August 22, 2005

Four financial institutions are forgiving $2.8 million in payments due from New Yorkers, who signed long-term contracts with NorVergence Inc., a bankrupt New Jersey-based telecommunications company.

New York Attorney General Eliot Spitzer announced the settlements late last week and warned that his office is prepared to take legal action against as many as 12 other companies still involved in fraudulent contracts for NorVergence.

So far, more than 700 New York customers have received more than $16 million in relief. The Federal District Court in Newark, New Jersey issued a final default judgment against NorVergence last month, canceling $47 million worth of contracts after the Federal Trade Commission charged the company with defrauding customers throughout the United States.

The institutions will forgive late fees, penalties and property insurance charges while crediting all payments made after service was terminated. They will also withdraw adverse credit reports and cease lawsuits against customers who agree to the settlement.

Those who settled under less favorable terms will receive refunds, according to a statement from Spitzer's office on Thursday.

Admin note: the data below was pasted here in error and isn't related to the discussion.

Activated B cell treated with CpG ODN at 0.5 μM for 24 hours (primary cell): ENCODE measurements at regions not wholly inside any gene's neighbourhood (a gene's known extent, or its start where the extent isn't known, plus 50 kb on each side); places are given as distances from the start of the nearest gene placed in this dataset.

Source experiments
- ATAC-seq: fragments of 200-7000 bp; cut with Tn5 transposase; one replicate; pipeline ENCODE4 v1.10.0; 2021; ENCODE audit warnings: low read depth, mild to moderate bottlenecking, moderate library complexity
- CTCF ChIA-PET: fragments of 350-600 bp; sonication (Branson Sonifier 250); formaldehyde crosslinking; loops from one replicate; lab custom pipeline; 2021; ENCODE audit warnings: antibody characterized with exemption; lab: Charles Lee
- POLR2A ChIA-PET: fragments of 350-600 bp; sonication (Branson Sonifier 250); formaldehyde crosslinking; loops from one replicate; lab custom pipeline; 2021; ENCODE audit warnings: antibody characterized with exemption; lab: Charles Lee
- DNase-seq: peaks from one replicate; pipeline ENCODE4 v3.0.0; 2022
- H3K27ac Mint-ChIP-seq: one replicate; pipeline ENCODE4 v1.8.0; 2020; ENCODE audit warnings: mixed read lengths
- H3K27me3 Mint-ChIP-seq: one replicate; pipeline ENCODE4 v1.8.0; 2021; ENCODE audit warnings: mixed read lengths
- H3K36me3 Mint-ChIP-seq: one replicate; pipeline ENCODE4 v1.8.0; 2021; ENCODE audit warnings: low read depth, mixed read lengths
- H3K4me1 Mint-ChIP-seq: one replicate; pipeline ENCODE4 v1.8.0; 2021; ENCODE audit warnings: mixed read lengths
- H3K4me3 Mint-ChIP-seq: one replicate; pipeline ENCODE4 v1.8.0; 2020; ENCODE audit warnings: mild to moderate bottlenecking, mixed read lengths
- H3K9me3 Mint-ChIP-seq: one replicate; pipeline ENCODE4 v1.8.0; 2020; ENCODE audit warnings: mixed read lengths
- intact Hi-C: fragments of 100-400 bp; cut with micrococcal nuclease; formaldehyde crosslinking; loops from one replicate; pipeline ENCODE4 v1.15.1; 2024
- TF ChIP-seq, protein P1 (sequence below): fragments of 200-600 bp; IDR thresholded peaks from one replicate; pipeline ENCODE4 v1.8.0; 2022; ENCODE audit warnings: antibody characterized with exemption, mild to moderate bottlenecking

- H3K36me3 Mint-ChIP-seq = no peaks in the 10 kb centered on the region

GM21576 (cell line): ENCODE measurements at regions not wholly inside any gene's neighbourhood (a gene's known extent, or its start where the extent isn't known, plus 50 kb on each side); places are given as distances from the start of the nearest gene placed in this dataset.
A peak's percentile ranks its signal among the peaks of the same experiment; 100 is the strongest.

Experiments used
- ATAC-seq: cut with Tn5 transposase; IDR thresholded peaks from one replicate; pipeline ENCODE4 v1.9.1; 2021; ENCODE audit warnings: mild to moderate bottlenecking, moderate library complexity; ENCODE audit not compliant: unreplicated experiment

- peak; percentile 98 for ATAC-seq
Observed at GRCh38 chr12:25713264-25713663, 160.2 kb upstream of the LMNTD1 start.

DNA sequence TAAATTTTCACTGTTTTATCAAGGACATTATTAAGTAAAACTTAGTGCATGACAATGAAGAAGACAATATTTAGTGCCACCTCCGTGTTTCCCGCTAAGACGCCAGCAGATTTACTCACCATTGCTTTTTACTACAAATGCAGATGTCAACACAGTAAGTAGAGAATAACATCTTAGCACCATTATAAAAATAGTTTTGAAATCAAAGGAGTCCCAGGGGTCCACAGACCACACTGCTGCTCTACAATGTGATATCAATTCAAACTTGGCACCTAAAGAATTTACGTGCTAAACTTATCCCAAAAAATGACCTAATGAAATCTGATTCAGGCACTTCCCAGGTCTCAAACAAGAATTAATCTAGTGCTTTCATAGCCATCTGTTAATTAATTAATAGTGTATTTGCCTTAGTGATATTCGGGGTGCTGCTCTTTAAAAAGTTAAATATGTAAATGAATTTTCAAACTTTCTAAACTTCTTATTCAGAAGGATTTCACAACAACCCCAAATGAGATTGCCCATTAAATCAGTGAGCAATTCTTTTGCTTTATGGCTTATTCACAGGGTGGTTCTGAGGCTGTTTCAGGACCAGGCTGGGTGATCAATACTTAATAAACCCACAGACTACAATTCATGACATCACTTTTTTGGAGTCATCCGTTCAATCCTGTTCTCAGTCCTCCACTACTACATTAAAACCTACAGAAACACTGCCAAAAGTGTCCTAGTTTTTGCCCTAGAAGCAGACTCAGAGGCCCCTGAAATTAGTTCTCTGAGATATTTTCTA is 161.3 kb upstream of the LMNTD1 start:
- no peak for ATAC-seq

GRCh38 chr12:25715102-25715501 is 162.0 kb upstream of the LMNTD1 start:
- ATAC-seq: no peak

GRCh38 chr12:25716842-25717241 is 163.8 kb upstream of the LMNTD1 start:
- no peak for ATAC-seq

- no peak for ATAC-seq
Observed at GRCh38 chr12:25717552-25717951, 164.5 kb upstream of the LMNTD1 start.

Since 2002, NorVergence promised up to 60 percent savings on telecommunications products through an innovative device called the "Matrix box." The company sold services in a bundle, offering a variety of features including T-1, landlines, broadband, and cell phone service. Customers were told the blue Matrix box would provide wireless, toll-free telephone service and high-speed Internet access for a monthly fee.

"The equipment performed none of these functions," Spitzer's statement said. Instead, it contained a firewall and router, allowing voice and data transmission over high-speed service lines.

Spitzer's office claims the Newark, N.J.-based company used deceptive and high pressure sales tactics to lure about 11,000 small businesses, not-for-profits and religious institutions. About 1,000 of those customers were from New York.

Most customers signed five-year contracts, which NorVergence sold to financial institutions. The institutions then ordered customers to pay up to $340,000 for the Matrix boxes, which had a top market value of $1,500.

After NorVergence declared bankruptcy last summer, customers lost service but were still ordered to comply with the contracts. In some cases, they were sued.

Qwest Communications claimed in U. S. Bankruptcy Court in New Jersey, that NorVergence owed it more than $18 million. That filing stated that NorVergence once had 38 nationwide offices and 1,200 employees and a roster of top engineers from Lucent Technologies, Cisco Systems and IBM.